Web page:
BRI In 5th Year Sino-Nepal Ties See Momentum
Ritu Raj Subedi
With China’s ambitious project, Belt and Road (BRI), entering the 5th year, Nepal and China have made another breakthrough in their bilateral ties. The two countries have finally agreed on the protocol to Transit and Transport Agreement (TTA), which practically ended Nepal’s dependency on India for the export and import of goods to and from the third countries. China has allowed Nepal using its four sea and three dry ports for third country trade. Nepal has got access to Tianjin, Shenzhen, Lianyungang and Zhanjiang (seaports) and Lanzhou, Lhasa and Xigatse (dry ports) to conduct trade and commerce with third countries. Nepal can use any form of transport – rail or road – to access the sea ports. Likewise, Nepal will get access to the Chinese territory through six checkpoints - Rasuwa, Tatopani (Sindhupalchowk), Korala (Mustang), Kimathanka (Sankhuwasabha), Yari (Humla) and Olangchung Gola (Taplejung). The protocol agreement facilitates Nepal to trade with North East Asian countries such as Japan and Korea. It effectively connects Nepal to the BRI network, thereby boosting connectivity, trade, economic integration and people-to-people relations not only with China but also with those nations that are party to the BRI.
This also marks a pleasant coincidence for Prime Minister KP Sharma Oli. During his first premiership, Nepal had entered a historic trade and transit treaty with China in 2016 after the 2015 Indian blockade exposed the country’s economic vulnerability. The unofficial embargo that India imposed on Nepal showing reservations over the contents of new constitution created a humanitarian crisis. The shortage of gas, fuel, medicines, food and construction materials brought the Himalayan nation to its knees. The country had woken up to its defective geopolitical relations and moved to push the Himalayan frontiers to ensure functional trade and economic ties with China. Nepal had inked a 10-point agreement, including trade and transit one, with China against this backdrop. But the historic accord cost Oli’s premiership and it was left in limbo. The two governments, formed after toppling Oli from his executive post, intentionally delayed in implementing the landmark accord. It was virtually in a state of suspended animation. Under the mounting domestic pressure, the government under erstwhile CPM-Maoist Centre chair Pushpa Kamal Dahal signed an accord on joining the BRI. But the government under Sher Bahadur Deuba showed a total apathy towards materializing the agreement.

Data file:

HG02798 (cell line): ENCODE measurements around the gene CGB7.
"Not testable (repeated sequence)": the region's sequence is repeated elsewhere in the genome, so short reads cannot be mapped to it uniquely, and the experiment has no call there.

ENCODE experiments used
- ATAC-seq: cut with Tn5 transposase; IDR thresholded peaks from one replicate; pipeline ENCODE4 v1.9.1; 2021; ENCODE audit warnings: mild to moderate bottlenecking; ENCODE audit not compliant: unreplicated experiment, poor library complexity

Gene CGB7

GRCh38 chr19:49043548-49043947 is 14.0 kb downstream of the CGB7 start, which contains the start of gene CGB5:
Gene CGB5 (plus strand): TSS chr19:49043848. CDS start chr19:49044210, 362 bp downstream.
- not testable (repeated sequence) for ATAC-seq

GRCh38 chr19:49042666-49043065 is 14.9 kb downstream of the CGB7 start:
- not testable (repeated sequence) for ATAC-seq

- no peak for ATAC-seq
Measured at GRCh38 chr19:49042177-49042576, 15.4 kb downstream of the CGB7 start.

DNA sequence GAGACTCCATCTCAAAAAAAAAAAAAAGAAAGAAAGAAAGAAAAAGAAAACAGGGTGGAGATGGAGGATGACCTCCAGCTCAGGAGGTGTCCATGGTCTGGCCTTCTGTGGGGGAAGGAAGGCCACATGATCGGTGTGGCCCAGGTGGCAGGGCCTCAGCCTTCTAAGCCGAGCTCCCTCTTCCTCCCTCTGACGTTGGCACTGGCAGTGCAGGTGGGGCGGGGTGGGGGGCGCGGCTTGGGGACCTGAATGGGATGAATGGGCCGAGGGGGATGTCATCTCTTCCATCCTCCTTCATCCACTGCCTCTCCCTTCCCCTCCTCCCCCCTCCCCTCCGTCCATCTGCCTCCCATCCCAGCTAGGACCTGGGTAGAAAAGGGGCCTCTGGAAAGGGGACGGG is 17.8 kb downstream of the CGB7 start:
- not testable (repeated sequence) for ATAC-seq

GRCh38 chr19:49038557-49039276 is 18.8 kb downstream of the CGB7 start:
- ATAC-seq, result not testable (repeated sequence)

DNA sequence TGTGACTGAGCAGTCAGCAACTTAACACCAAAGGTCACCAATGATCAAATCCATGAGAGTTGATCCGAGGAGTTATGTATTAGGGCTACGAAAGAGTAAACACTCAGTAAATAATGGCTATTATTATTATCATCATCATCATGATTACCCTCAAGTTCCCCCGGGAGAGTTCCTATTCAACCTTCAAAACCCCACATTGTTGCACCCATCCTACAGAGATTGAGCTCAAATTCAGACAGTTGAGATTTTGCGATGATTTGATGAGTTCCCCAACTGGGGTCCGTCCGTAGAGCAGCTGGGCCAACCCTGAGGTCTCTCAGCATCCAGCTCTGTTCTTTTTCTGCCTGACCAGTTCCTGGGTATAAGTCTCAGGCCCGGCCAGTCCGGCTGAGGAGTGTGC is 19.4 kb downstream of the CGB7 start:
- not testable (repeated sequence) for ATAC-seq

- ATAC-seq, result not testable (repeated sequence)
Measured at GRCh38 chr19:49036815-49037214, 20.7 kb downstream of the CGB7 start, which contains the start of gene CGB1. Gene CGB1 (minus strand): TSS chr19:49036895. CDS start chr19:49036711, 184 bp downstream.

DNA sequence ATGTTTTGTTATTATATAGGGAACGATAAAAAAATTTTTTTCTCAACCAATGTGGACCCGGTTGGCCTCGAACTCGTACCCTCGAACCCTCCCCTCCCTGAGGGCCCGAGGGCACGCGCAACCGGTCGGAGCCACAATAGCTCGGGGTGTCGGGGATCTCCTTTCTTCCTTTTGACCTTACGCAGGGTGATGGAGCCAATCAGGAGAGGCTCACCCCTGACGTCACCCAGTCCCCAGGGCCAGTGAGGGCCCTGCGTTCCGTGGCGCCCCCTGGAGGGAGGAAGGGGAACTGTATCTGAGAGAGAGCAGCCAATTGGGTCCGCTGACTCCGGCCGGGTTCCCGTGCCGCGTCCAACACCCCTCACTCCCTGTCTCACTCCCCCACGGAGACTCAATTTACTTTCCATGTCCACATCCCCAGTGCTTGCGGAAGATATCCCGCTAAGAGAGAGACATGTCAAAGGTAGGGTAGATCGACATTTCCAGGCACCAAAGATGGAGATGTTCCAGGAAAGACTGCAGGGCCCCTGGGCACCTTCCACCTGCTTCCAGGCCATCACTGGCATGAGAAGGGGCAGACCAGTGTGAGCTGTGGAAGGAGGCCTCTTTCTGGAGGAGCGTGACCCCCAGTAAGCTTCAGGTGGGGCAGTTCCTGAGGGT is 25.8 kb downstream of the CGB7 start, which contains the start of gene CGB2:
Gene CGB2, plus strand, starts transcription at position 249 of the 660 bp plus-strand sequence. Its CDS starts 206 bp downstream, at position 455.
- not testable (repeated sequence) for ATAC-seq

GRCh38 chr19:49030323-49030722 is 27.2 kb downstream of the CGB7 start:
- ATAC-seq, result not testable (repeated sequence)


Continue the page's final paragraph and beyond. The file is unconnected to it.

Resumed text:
It got ahead only after PM Oli visited China in the third week of last June. He oversaw the signing of altogether 14 bilateral agreements between Nepal and China. They mutually agreed to finalise the protocol to TTA later after sorting out technical issues such as choosing the sea ports that are easily accessible to Nepali traders. The two nations concluded negotiations on the protocol to TTA at a time when the Indian ruling Bharatiya Janata Party (BJP) is coaxing Nepal into accepting a ‘Look South’ policy so that it does not move closer to China. Sometime ago BJP general secretary Ram Madhav asked Nepal to espouse a “Look South” policy based on Indian PM Narendra Modi’s “Neighborhood First” policy. He also claimed that the ‘Look South’ approach would enable Nepal to get access to the Indian Ocean region through India’s Calcutta port and Bangladesh’s Chittagong port. Given the past bitter experiences, Nepal is unlikely to take the bait. As Nepal is now better positioned to execute independent and balanced foreign policies, it should look to all directions - south, north, west and east - to achieve enduring peace, inclusive growth and durable democratic order.